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    Jul 16, 2017

    Proper 9A, July 8-9; Matthew 11:16-19, 25-30

    Preacher: The Rev. Joan Mason, Rector

    Series: Rector

    Category: Weekly Sermon


    “Take my yoke upon you and learn from me; for I am gentle and humble in heart and you will find rest for your souls; for my yoke is easy and my burden is light.” In the name of God, Father, Son and Holy Spirit. Amen


    “Take my yoke upon you and learn from me; for I am gentle and humble in heart and you will find rest for your souls; for my yoke is easy and my burden is light.” In the name of God, Father, Son and Holy Spirit. Amen


         In our 2nd reading today, Paul raises a very human issue. Sin! He says we cannot control our own sin. It’s impossible to do. We may have good intentions and we may wish that we would do what we know we should, but we don’t. Just like Paul and just like every other human being. We don’t do it. We sin and can’t escape it. If we find one day that we are able to conquer the sin of gluttony, then unchasity seems to spring up. If lust is overcome, ambition takes its place. If ambition is despised, then anger is provoked, or pride puffs up, drunkenness takes the offensive, hatred breaks the bonds of unity, or jealousy breaks up friendship. Put one down and another takes its place. No human initiative, no matter how good or how forceful, is able to overcome the power of sin on its own. So what are we supposed to do?

         God desires to set us free from this life of oppression and weightiness called sin. And we get the answer in our Gospel today. Ironically, the image that is given to us for reaching this freedom is the image of the ox with its yoke. Jesus tells us to put on his yoke. Frankly, that seems like more work, not freedom. And yet Jesus is saying the yoke will be easy and the load he’ll put on us is light.

         The image of a yoke was a common image in Matthew’s time. But I’m wondering if there may be some of us who may not even know what one looks like. A yoke is a restraint that is placed on the neck of an ox, or other beast of burden, so that it can do its work. The yoke must fit the animal well, so that when the animal moves forward, the yoke will give little or no discomfort. If the ox pulls or moves in an uncooperative manner, the yoke will rub, become uncomfortable and even irritate. After this description, the idea of actually putting a yoke on us sounds a little confining, restrictive, maybe even a little insulting – like putting us on a dog’s lease. It goes against our human sensibilities to imagine ourselves as yoked oxen trodding through the dirt being led by straps the way we should go. Yet . . . . what seems harsh is actually a blessing. Let me explain.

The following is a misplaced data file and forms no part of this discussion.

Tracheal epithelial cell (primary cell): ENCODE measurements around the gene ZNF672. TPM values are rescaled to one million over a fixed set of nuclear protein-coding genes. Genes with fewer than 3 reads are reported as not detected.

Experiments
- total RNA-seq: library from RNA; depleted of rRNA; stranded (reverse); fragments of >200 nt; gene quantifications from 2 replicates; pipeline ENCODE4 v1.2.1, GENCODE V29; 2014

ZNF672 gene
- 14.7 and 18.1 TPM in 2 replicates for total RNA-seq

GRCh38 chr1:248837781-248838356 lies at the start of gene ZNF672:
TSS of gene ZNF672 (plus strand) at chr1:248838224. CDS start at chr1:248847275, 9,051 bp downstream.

Imagine the ox without the yoke. The ox goes his own way, moving impulsively, distracted by what occurs around him, not accomplishing much work, and destroying acres of land as he pulls in jagged, irregular patterns and confusing directions. This then affects not only the ox but also the community of people and animals who count on the harvest of that land. With the yoke in place, though, the ox is able to do the work he needs to do. 

         And so it is with us. We are God’s hands on this earth. There is work for each of us to do. Left to our own, as Paul recounts, as much as we desire to do what is right, we are not able. We create disaster; not only of our own lives, but also of those around us. We can’t remedy this problem simply by resolving to do better.

         It is a bigger battle than that. There is a war between the cosmic powers being carried on within each of us. The law of God pitted against the law of sin, the devil doing his work. But God has already won this war. God has already won our rescue from sin by sending Jesus Christ to earth. The rescue operation is set up and ready to go. And Jesus reminds us today how to break out of the life of sin to this new life in Him.

         He says, “Come unto me all ye that travail.” Hear that imperative! “Come!” This is a change of direction that is needed. It is a request to come close to Jesus and it’s a choice we make every day. Jesus continues, “Come unto me all ye that travail and are heavy laden and I will give you rest”. You can stop and unload the heavy burdens. They do not need to be carried any longer. Instead put on the yoke. The load given you will be easier to carry. “Take my yoke,” Jesus says, “put it on and learn from me, and you will find rest.” Twice Jesus promises we will find rest. We will be given the refreshment needed to continue the journey.                          

         “I heard the voice of Jesus say,
         Come unto me and rest;
         Lay down your burdens weary one,
         Lay your head upon my breast.
         I came to Jesus as I was,
         Weary and worn and sad.
         I found in Him a resting place,
         And He has made me glad.”